Role of Environmental Health Professionals in Improving the Built Environment

Article excerpt

Background

Environmental health professionals (EHPs) have always played a critical role in protecting the public's health by preventing outbreaks, responding to environmental emergencies, and enforcing public health standards. Traditionally, this role has not focused on improving the built environment, which is the physical environment where people live, work, and play. The design of the built environment, however, affects physical activity and obesity, air pollution and respiratory diseases, injuries, mental health, social capital, and environmental justice (Frumkin, Frank, & Jackson, 2004). Therefore, EHPs can increase their impact on public health if they expand their role to address the built environment.

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Case Studies

This issue of the Journal of Environmental Health presents four case studies (Roof & Glandon, 2008; Roof & Maclennan, 2008; Roof & Oleru, 2008; Roof & Sutherland, 2008) in which EHPs collaborated with internal and external partners to improve the built environment. EHPs and their colleagues successfully became involved in the land use planning process and implemented policy and community changes through strong leadership and teamwork. Each case study describes the significance of building a multidisciplinary team as a first step to becoming engaged in planning discussions. These partnerships include environmental health department staff, such as directors, health analysts, health educators, and program managers; urban planners; developers and builders; elected and appointed officials; planning commissions; planning agencies and consultants; university faculty; business owners; homeowners associations; realtor associations; park managers; and non-profit organizations, such as nature and water conservancy groups. In addition, having bankers and others who make financial decisions present at the discussion table would likely benefit the group. One study said that "the creation of the multidisciplinary team early on in the process was key to their past and to their future success (Roof & Oleru, 2008)."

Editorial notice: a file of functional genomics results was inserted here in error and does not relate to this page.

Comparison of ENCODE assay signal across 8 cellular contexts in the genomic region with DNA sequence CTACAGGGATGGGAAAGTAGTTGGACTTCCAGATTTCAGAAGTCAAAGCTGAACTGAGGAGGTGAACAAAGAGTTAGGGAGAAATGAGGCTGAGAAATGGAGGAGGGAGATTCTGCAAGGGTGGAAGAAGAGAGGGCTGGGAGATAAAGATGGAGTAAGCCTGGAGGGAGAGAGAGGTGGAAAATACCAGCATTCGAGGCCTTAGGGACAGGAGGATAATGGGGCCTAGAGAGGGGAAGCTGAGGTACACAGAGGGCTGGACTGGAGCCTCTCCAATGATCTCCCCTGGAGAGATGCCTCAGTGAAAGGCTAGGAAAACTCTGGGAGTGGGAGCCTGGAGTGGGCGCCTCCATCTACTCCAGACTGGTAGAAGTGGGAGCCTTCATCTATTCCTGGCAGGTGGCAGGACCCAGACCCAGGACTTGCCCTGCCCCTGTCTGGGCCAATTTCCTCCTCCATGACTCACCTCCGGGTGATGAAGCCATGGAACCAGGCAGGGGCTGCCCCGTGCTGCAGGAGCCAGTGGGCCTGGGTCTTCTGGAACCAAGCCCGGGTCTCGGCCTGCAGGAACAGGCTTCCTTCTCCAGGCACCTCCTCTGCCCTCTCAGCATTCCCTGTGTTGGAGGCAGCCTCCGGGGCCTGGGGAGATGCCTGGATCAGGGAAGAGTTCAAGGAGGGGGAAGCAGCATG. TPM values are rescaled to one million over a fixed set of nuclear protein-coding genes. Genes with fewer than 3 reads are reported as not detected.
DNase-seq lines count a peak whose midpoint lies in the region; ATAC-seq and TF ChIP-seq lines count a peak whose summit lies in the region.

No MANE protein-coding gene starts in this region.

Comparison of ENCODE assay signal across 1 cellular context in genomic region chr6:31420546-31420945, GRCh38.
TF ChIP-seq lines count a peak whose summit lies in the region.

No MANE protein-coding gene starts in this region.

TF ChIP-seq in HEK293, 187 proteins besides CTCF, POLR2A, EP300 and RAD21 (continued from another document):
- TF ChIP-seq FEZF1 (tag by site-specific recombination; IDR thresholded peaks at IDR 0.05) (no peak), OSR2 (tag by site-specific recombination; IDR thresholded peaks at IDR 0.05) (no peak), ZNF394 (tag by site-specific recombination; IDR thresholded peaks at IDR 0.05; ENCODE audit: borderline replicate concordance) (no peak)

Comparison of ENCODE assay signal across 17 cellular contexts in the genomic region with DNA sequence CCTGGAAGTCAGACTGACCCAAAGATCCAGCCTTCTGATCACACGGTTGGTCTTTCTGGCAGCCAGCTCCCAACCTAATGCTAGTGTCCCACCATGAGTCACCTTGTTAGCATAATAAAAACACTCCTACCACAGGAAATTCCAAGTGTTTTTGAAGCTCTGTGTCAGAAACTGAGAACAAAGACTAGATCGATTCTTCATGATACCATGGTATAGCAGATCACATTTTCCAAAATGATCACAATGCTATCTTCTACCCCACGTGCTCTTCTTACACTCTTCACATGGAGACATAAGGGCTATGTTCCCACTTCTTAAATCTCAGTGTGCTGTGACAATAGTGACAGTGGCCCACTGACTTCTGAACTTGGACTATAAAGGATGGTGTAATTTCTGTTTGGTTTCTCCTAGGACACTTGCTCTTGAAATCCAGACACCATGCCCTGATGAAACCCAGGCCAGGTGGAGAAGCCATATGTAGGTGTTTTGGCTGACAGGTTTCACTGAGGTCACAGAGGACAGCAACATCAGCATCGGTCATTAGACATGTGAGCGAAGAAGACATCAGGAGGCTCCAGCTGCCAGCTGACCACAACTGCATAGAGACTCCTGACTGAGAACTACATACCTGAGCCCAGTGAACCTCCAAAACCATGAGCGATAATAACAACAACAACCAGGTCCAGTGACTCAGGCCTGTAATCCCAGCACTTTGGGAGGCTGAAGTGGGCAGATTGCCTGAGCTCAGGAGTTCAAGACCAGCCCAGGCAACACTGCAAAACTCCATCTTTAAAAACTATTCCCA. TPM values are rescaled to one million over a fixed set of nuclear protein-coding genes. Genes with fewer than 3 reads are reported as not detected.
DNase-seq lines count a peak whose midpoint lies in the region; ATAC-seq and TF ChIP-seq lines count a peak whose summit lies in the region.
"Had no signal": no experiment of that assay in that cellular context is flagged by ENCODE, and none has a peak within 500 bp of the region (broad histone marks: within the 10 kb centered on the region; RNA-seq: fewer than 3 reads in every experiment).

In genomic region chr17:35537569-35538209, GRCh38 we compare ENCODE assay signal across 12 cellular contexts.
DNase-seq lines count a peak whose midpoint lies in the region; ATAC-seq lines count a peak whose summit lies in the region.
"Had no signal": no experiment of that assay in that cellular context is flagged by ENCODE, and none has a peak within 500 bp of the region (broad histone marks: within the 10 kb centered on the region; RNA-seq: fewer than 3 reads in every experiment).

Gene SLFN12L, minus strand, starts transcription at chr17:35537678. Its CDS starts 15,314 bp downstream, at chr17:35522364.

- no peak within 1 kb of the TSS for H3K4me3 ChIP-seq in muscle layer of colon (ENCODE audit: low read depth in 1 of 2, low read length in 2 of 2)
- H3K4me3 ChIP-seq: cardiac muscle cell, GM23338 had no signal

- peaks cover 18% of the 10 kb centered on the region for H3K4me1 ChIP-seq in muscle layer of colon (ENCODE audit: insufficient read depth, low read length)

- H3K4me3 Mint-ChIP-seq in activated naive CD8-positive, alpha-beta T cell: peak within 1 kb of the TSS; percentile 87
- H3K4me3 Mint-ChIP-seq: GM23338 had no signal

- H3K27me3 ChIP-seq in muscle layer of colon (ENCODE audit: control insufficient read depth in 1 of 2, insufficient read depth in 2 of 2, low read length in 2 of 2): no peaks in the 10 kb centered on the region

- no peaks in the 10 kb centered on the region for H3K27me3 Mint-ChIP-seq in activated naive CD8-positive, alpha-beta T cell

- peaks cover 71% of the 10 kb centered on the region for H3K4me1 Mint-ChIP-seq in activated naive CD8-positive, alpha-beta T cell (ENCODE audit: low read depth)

All four reports acknowledged formal and informal communications as significant factors that led to EHPs' enhanced involvement in land use planning. Several reports mentioned that the formation of partnerships increased the likelihood of planners and developers considering the health implications of their plans and, consequently, seeking the input of environmental health professionals. For example, the Puget Sound Regional Council asked the Seattle and King County Health Department to write a health issue paper about the relationship among health and growth management, economic development, and transportation; as a result, public health language was added to the county's Vision 2020 plan (Roof & Oleru, 2008).

Educating Collaborators

Another important theme in the case studies was educating planners, developers, and city officials about the links between community design and health. For example, Tri-County Health Department in Colorado educated planners about designing active community environments (Roof & Maclennan, 2008). Once planners and developers are receptive to receiving input from local health officials, they are more likely to consider incorporating public health principles into land use plans. Several health departments presented at planners' meetings, which led to EHPs attending the meetings regularly and making joint presentations to policy makers. As a result, developers are beginning to recognize the benefits of and incentives for incorporating healthy design choices. In Ingham County, Michigan, some developers are adding more green space, trails, and sidewalks to increase physical activity in exchange for higher densities (Roof & Glandon, 2008).

The expanded role of EHPs during the planning review process was valuable in all four case studies. For example, Seattle and King County's environmental health division was instrumental in establishing and adopting a county-wide resolution that focused on obesity prevention through physical activity and nutrition policies as well as improved community design for pedestrians and bicyclists (Roof & Oleru, 2008). …